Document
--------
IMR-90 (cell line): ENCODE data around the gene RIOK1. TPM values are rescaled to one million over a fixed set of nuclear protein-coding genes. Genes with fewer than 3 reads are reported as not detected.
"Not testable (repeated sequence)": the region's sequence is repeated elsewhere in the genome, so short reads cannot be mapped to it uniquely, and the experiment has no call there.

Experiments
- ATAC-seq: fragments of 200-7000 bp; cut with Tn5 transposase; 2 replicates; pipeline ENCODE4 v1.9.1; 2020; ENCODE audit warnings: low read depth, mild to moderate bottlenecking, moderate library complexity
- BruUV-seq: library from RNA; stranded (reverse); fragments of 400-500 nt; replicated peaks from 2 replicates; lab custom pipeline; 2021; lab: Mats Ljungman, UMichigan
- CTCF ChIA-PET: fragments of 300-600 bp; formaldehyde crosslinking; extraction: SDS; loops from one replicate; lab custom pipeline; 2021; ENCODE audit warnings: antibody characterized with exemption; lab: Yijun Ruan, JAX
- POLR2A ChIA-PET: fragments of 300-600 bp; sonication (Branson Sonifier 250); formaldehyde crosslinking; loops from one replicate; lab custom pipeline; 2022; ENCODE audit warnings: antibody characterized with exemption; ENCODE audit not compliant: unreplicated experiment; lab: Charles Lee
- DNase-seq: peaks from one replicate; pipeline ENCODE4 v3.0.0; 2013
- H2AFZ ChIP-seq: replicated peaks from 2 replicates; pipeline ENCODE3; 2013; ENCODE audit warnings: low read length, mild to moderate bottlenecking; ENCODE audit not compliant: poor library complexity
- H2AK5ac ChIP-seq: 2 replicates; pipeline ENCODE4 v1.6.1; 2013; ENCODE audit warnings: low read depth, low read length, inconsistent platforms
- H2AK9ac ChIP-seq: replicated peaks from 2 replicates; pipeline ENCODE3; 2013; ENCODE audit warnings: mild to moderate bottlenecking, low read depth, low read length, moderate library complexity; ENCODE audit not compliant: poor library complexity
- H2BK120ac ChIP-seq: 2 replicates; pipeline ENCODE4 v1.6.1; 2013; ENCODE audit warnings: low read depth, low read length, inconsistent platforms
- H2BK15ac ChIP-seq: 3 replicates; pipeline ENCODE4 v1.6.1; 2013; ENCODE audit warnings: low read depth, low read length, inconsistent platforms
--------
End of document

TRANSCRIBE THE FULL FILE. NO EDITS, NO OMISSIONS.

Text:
IMR-90 (cell line): ENCODE data around the gene RIOK1. TPM values are rescaled to one million over a fixed set of nuclear protein-coding genes. Genes with fewer than 3 reads are reported as not detected.
"Not testable (repeated sequence)": the region's sequence is repeated elsewhere in the genome, so short reads cannot be mapped to it uniquely, and the experiment has no call there.

Experiments
- ATAC-seq: fragments of 200-7000 bp; cut with Tn5 transposase; 2 replicates; pipeline ENCODE4 v1.9.1; 2020; ENCODE audit warnings: low read depth, mild to moderate bottlenecking, moderate library complexity
- BruUV-seq: library from RNA; stranded (reverse); fragments of 400-500 nt; replicated peaks from 2 replicates; lab custom pipeline; 2021; lab: Mats Ljungman, UMichigan
- CTCF ChIA-PET: fragments of 300-600 bp; formaldehyde crosslinking; extraction: SDS; loops from one replicate; lab custom pipeline; 2021; ENCODE audit warnings: antibody characterized with exemption; lab: Yijun Ruan, JAX
- POLR2A ChIA-PET: fragments of 300-600 bp; sonication (Branson Sonifier 250); formaldehyde crosslinking; loops from one replicate; lab custom pipeline; 2022; ENCODE audit warnings: antibody characterized with exemption; ENCODE audit not compliant: unreplicated experiment; lab: Charles Lee
- DNase-seq: peaks from one replicate; pipeline ENCODE4 v3.0.0; 2013
- H2AFZ ChIP-seq: replicated peaks from 2 replicates; pipeline ENCODE3; 2013; ENCODE audit warnings: low read length, mild to moderate bottlenecking; ENCODE audit not compliant: poor library complexity
- H2AK5ac ChIP-seq: 2 replicates; pipeline ENCODE4 v1.6.1; 2013; ENCODE audit warnings: low read depth, low read length, inconsistent platforms
- H2AK9ac ChIP-seq: replicated peaks from 2 replicates; pipeline ENCODE3; 2013; ENCODE audit warnings: mild to moderate bottlenecking, low read depth, low read length, moderate library complexity; ENCODE audit not compliant: poor library complexity
- H2BK120ac ChIP-seq: 2 replicates; pipeline ENCODE4 v1.6.1; 2013; ENCODE audit warnings: low read depth, low read length, inconsistent platforms
- H2BK15ac ChIP-seq: 3 replicates; pipeline ENCODE4 v1.6.1; 2013; ENCODE audit warnings: low read depth, low read length, inconsistent platforms